How would you evaluate the progress of the PCCP project?
We have to take into account that this project was already structured under a previous owner. Since the buy-out by PCCP, we have been working in three areas: 40ha for the port and terminal; 54ha for the logistics park; and 24ha for the free trade zone (FTZ). The FTZ has already been established, and we are integrating these three areas to create an added-value chain and take advantage of the trading relationship between China and Panama. The total area of the project is around 169ha. We have completed the reclamation stage, which consists of approximately 250,000sqm. The third wharf with a capacity for vessels of 8,000-12,000 tons is currently under construction. In total, the port consists of three wharves; two are for Super/New Panamax vessels of over 18,000 tons. Moreover, there are 11 gantry cranes and 54ha for the logistics and cargo consolidation area. Along with transshipment, our goal for PCCP is to serve the whole American market. This objective is achievable because Landbridge, our parent company, is renowned globally. Through PCCP, we want to add value and are negotiating with various Chinese companies that are interested in using Panama as a hub for their operations. Our third wharf is planned to start operations by 2Q2019. We are pushing our schedule hard because the Chinese president's official visit to Panama is scheduled for December 2019; we are currently slightly ahead of schedule.
What will it mean for the region to have PCCP able to accommodate the new type of Neo-Panamax vessels?
The key differentiating factor in this industry is being able to offer greater productivity, and we are going to use all the latest, state-of-the-art Chinese technology for this project. For example, our provider for gantry cranes is ZMPC, which has captured 90% of the American market. We will also be using the latest RGTs, which are the smaller cranes, as well as the newest information systems. Being able to handle larger amounts of cargo is important because the current trend in shipping is focused on larger volumes.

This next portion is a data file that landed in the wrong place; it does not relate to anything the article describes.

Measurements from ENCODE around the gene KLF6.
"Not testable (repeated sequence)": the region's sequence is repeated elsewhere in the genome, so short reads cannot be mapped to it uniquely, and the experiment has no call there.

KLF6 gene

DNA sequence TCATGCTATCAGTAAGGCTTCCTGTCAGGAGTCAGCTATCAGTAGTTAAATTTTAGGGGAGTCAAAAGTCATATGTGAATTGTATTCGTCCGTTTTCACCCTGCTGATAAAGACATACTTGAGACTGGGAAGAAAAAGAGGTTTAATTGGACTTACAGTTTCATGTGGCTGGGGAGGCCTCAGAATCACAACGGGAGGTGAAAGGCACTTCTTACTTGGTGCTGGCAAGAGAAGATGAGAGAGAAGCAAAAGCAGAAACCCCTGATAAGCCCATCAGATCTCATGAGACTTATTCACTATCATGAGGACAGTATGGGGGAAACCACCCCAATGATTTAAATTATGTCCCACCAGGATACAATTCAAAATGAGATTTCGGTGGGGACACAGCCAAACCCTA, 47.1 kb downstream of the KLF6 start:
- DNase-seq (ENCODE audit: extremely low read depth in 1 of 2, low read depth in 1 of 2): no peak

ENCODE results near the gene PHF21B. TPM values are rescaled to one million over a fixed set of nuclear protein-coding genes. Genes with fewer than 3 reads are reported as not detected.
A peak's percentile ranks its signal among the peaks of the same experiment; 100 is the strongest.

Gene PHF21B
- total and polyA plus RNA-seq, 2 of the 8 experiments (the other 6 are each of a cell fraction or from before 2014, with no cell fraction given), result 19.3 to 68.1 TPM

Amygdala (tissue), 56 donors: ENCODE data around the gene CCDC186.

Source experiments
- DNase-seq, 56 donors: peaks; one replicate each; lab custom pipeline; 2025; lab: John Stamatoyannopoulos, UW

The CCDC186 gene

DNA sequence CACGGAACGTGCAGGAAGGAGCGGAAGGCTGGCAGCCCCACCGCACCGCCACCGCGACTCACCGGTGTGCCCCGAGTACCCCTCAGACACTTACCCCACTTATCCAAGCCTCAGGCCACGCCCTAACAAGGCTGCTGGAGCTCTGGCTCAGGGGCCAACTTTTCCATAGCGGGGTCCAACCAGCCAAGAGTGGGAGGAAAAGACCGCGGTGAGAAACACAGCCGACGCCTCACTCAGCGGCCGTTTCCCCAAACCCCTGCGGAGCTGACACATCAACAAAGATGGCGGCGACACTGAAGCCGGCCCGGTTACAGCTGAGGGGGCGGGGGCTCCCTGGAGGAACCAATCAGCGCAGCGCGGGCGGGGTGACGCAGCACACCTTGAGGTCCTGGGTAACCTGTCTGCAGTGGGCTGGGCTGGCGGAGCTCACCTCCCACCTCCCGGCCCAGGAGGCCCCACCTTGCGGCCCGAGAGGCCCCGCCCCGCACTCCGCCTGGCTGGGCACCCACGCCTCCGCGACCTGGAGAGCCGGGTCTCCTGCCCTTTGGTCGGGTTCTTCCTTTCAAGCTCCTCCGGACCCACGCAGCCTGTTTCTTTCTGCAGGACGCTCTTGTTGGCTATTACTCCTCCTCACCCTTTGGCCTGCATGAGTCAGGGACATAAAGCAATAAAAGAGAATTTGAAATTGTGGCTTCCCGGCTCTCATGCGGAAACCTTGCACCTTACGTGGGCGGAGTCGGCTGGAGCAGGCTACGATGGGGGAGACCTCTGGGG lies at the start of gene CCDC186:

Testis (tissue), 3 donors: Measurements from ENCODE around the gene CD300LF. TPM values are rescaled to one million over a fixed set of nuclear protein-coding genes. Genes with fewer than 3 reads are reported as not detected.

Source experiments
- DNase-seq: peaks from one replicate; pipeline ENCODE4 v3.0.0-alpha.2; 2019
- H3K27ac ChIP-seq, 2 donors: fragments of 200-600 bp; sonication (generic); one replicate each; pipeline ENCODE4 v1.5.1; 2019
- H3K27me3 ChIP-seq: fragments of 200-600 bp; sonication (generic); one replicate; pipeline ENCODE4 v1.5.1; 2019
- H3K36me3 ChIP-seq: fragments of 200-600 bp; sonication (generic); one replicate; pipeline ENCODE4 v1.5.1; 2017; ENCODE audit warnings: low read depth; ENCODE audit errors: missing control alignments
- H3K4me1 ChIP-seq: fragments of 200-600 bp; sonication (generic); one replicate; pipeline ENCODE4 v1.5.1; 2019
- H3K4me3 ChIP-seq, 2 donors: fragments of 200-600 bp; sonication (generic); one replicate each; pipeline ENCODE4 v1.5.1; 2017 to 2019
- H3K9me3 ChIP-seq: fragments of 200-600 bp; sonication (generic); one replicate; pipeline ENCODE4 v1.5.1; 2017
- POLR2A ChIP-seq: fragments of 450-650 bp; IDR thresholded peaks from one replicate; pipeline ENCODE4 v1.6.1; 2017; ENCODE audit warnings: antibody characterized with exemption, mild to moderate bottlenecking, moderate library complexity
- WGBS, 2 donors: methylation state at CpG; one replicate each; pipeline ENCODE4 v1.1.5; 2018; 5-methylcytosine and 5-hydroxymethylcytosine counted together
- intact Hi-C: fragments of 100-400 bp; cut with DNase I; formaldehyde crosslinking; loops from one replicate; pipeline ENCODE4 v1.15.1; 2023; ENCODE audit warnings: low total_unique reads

How much support is your project receiving from the Chinese and Panamanian governments?
Initially, the support we received from the Panamanian state government was because Landbridge bought the project even before a relationship was established with the government. However, we have now benefited, for example, through the input of some qualified technical staff that know how to build a port and serve worldwide shipping markets. Contractually, we are allowed to have at least 800 direct employees in the construction phase of the project. Currently, we have around 190 Panamanian employees working in the company; overall 300 Panamanians have been employed for the port so far. Notably, Chinese history in Panama goes back 164 years, and both countries have played a key role in establishing commercial relations and activities.
What is the main challenge that PCCCP faces?
Cultural barriers have not been easy to overcome; however, it has been deeply inspiring to realize a project that unites two cultures that have been historically and demographically deeply rooted but distracted by unfounded prejudices that today are being mended as a result of the decision to reestablish diplomatic and, therefore, commercial and cultural ties.
What are your goals and priorities at Panama Colón Container Port for the next year?
We want to put our strategy into effect, which is integration. This means creating added value as well as having a clear strategy for the port as a terminal. Our goal is to join all these functions together and start developing the business. This is why we have chosen this location on Margarita Island; there is an international airport just half a mile from PCCP. At the same time, the port has quick access to the railway. This integration is what differentiates us from other ports.